2nd century BC  

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With Carthage and Greece conquered, Rome becomes the sole superpower in the Mediterranean world, a distinction it will continue to hold for approximately the next 600 years.

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Train wreck at Montparnasse (October 22, 1895) by Studio Lévy and Sons.
Train wreck at Montparnasse (October 22, 1895) by Studio Lévy and Sons.

The 2nd century BC started the first day of 200 BC and ended the last day of 101 BC. It is considered part of the Classical era, although depending on the region being studied, other terms may be more suitable. It also considered to be the end of the Axial Age. In the context of the Eastern Mediterranean, it is also referred to as the Hellenistic period.

Fresh from its victories in the Second Punic War, the Roman Republic continued its expansion into neighboring territories, eventually annexing Greece, and the North African coast after completely destroying the city of Carthage at the end of the Third Punic War. Rome's influence was also felt in the Near East, as crumbling Hellenistic states like the Seleucid Empire were forced to make treaties on Roman terms to avoid confrontation with the new masters of the western Mediterranean. The end of the century witnessed the reform of the Roman Army from a citizen army into a voluntary professional force, under the guidance of the noted general and statesman Gaius Marius (Marian Reforms).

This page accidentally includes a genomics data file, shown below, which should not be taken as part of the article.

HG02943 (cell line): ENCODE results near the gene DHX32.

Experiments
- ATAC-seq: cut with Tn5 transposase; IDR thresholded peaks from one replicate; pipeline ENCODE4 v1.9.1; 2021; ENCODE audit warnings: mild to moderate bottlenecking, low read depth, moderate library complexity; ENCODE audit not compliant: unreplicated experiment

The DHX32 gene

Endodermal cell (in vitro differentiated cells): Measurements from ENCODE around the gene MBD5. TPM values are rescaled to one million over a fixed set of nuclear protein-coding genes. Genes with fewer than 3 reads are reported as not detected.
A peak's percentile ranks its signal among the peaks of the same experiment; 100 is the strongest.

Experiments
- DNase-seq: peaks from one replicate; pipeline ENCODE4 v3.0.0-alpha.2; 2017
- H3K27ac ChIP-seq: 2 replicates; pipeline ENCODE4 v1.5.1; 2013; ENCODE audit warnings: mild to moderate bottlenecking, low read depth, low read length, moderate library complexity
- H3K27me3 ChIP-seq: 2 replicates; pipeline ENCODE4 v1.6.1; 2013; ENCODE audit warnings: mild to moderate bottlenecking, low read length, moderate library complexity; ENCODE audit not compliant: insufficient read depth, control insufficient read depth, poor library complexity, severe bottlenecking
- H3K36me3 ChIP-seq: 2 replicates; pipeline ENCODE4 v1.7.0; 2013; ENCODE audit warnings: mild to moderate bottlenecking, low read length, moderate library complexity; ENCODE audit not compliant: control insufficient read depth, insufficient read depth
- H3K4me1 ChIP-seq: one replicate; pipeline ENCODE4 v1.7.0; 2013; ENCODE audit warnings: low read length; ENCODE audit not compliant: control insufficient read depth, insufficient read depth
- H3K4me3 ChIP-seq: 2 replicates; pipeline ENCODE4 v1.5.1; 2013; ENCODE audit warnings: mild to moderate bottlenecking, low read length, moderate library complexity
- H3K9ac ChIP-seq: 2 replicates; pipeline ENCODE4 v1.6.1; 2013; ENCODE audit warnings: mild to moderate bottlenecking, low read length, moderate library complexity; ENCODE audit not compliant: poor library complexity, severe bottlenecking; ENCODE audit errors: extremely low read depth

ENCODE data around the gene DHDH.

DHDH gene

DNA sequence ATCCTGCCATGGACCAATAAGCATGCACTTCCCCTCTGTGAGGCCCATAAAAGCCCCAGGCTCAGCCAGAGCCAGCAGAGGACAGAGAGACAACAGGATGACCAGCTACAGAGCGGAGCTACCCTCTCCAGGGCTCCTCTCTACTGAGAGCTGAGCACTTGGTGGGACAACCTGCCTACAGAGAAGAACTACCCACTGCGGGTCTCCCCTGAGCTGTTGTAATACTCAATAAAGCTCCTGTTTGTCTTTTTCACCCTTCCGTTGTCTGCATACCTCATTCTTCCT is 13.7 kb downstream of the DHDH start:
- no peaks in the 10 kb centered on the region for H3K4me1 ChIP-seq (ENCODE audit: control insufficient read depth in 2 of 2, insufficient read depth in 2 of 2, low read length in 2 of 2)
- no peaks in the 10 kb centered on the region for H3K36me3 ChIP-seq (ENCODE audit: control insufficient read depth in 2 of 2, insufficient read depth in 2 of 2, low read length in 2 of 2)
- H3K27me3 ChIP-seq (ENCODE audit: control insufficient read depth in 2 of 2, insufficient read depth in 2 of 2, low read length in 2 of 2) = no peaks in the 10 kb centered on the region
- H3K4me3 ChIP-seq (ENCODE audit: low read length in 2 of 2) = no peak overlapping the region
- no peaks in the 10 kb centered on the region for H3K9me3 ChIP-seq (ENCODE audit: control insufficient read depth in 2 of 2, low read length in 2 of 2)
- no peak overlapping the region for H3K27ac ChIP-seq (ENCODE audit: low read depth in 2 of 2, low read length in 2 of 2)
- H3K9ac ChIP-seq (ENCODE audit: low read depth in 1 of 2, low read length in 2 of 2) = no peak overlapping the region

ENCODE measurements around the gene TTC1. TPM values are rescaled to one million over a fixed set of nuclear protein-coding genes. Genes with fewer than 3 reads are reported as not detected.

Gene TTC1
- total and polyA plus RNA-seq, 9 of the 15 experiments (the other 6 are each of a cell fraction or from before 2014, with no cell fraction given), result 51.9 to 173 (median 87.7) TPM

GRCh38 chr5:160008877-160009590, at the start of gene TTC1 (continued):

In South Asia, the Mauryan Empire in India collapsed when Brihadnatha, the last emperor, was killed by Pushyamitra Shunga, a Mauryan general and the founder of the Shunga Empire.

In East Asia, China reached a high point under the Han Dynasty. The Han Empire extended its boundaries from Korea in the east to Vietnam in the South to the borders of modern-day Kazakhstan in the west. Also in the 2nd century BC, the Han dispatched the explorer Zhang Qian to explore the lands to the west and to form an alliance with the Yuezhi people in order to combat the nomadic tribe of the Xiongnu.



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100s BC

Significant people


Science and philosophy

Inventions, discoveries, introductions

Sovereign States

See: List of sovereign states in the 2nd century BC.

Unless indicated otherwise, the text in this article is either based on Wikipedia article "2nd century BC" or another language Wikipedia page thereof used under the terms of the GNU Free Documentation License; or on original research by Jahsonic and friends. See Art and Popular Culture's copyright notice.

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